Which Coffee Brewing Method Has the Most Caffeine?

Which Coffee Brewing Method Has the Most Caffeine

If you are looking to brew the most caffeinated cup of coffee, it is essential to consider your brew method. There are lots of options available. You can choose:

  • Drip coffee (60-100 mg caffeine)
  • Pour-over (60-100 mg caffeine)
  • Espresso (30-50 mg caffeine)
  • Turkish coffee (25-35 mg caffeine)
  • Instant coffee (50-60 mg caffeine)

Or the most potent caffeine levels of all: The French Press.

Not only is French Press coffee my favorite method to make coffee, it typically has about 80-100 milligrams of caffeine per serving. A french press brew requires that ground coffee beans be saturated with hot water.

Typically, you can let the hot water do its work for about 4 minutes. But, if you want it even more caffeinated, you can allow the water to sit for a few minutes longer.

You can also change the ratio of water to coffee grounds: the less water and more coffee grounds, the more bold the flavor and caffeine. You’ll get the desired effect and a more robust flavor!

Fun Fact: Were you as surprised as we were to learn that Turkish coffee actually has LESS caffeine than Instant Coffee?! Our minds were blown.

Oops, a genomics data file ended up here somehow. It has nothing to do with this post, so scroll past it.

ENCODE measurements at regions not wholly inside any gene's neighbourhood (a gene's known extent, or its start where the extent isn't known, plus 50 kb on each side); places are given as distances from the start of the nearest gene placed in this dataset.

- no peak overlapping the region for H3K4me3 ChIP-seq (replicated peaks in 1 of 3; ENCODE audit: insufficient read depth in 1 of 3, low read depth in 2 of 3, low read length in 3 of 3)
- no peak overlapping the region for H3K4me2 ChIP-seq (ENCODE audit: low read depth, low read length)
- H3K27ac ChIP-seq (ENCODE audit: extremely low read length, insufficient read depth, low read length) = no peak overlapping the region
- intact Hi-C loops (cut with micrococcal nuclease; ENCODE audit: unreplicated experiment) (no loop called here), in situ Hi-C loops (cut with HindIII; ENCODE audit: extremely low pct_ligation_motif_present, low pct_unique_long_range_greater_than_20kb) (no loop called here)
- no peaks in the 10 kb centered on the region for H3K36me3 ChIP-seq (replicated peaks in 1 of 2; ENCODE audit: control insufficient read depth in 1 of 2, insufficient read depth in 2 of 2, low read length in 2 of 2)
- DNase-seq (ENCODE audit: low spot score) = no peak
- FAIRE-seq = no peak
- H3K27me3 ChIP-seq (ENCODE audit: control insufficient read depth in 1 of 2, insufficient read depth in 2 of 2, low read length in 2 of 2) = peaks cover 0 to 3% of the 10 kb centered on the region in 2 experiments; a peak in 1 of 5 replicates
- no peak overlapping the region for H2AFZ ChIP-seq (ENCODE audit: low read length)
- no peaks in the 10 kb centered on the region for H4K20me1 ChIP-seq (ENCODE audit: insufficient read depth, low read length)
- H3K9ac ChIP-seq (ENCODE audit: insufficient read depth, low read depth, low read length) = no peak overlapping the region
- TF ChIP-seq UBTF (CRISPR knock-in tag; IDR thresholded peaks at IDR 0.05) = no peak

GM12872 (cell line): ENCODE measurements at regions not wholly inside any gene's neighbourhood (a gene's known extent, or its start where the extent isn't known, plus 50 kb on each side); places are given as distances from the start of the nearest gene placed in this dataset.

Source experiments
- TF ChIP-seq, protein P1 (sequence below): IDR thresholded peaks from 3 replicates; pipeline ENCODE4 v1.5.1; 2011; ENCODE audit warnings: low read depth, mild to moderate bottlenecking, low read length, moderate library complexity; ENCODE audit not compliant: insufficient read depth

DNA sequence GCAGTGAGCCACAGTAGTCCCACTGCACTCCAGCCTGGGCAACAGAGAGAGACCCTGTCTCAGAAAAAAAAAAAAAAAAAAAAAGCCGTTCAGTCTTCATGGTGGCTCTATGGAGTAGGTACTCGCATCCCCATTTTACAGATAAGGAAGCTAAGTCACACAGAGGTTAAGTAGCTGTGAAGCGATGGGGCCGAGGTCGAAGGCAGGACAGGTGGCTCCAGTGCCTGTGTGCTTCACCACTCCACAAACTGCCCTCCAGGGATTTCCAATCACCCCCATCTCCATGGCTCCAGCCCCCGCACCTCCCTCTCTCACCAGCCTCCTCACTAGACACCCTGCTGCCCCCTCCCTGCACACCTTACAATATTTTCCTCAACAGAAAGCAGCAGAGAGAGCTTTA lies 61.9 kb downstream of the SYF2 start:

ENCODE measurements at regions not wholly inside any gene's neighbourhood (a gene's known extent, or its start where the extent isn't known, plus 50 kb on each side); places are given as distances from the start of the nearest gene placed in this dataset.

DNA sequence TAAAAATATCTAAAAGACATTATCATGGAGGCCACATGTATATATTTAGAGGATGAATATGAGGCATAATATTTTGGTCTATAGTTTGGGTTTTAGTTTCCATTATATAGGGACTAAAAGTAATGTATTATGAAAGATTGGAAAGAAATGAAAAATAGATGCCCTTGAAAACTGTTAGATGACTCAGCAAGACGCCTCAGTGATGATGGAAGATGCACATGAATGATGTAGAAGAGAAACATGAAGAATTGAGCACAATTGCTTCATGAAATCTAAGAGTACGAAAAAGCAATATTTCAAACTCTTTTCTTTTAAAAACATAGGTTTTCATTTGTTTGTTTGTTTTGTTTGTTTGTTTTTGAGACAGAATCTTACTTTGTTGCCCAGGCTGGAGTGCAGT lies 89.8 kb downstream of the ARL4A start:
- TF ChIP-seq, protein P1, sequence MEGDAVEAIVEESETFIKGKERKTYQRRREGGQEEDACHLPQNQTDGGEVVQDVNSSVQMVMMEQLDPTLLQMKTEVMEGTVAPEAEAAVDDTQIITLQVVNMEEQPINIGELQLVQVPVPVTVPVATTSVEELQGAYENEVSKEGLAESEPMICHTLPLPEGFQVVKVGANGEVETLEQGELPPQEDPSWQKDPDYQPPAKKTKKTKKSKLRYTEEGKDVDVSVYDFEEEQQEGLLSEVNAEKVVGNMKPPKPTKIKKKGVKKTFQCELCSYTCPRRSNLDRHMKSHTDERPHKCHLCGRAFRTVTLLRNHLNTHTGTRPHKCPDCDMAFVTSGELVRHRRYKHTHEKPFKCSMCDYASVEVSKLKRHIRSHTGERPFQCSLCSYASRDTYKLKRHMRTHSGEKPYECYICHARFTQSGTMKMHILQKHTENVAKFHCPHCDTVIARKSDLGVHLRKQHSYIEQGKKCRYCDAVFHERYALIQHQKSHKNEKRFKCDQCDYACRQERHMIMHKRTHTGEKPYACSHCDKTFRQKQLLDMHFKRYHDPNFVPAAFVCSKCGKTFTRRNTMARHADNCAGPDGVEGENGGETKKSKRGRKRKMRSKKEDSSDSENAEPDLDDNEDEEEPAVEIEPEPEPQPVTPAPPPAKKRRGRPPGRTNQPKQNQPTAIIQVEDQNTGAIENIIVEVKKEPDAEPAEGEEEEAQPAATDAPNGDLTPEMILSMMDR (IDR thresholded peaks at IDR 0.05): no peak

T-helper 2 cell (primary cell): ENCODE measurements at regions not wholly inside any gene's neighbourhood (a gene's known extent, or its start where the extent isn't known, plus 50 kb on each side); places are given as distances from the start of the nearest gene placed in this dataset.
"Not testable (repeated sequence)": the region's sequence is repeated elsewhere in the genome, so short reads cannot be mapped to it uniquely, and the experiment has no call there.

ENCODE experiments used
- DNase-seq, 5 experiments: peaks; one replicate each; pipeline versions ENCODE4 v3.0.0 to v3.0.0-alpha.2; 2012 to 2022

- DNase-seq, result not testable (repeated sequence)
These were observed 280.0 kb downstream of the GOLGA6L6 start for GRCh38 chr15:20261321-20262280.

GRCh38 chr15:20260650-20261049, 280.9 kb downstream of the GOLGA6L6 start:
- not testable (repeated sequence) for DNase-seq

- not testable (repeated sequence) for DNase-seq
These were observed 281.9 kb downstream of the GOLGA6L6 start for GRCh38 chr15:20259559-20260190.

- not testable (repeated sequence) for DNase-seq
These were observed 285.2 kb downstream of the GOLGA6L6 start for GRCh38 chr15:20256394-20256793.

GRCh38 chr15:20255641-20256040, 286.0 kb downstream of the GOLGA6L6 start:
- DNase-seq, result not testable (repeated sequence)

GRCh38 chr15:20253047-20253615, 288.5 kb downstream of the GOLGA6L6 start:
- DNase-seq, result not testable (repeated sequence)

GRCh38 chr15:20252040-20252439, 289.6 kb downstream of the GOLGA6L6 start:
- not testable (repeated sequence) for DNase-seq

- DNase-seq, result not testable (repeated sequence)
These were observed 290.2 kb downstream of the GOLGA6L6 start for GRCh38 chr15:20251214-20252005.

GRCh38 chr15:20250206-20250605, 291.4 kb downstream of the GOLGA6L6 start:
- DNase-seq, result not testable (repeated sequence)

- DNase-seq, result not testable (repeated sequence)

How Do Light, Medium Roast, and Dark Roast Coffee Taste Different?

taste of dark roast

All coffee beans have their unique flavors depending on the bean variety, the climate and altitude where they are grown, and various other factors. However, the roasting process truly sets them apart and changes how the same bean can taste.

  • Light beans can sometimes have a citrus (kickinghorsecoffee) flavor
  • Lighter beans are more acidic, while darker beans have less acidity
  • Medium roast beans maintain most of their flavor with a bit of a sweet, caramelized taste.
  • Dark roast beans are bold, intense, and rich in flavor due to the oils released.
  • Some coffee companies try to disguise inferior quality beans with a dark roast, so pay attention to the roaster and look into their methods and quality first.

Light, medium, and dark roast coffees ensure there is something for everyone in the coffee world!

Whether you’re looking for something bright and highly caffeinated, or something intense and dark, there are so many different roasting techniques to ensure there is an option just right for you!

Wrapping Up

Next time a friend is looking for a quick jolt, you’ll be able to steer them towards a lighter roast and offer some impressive coffee FAQs in the process!

Never again will you be stuck, paralyzed by the many options on a grocery store shelf. We hope this information leaves you empowered to better interpret and translate coffee bean labels as you explore unique beans and roasts.

Also, let us know what do you prefer, light or dark roast coffee?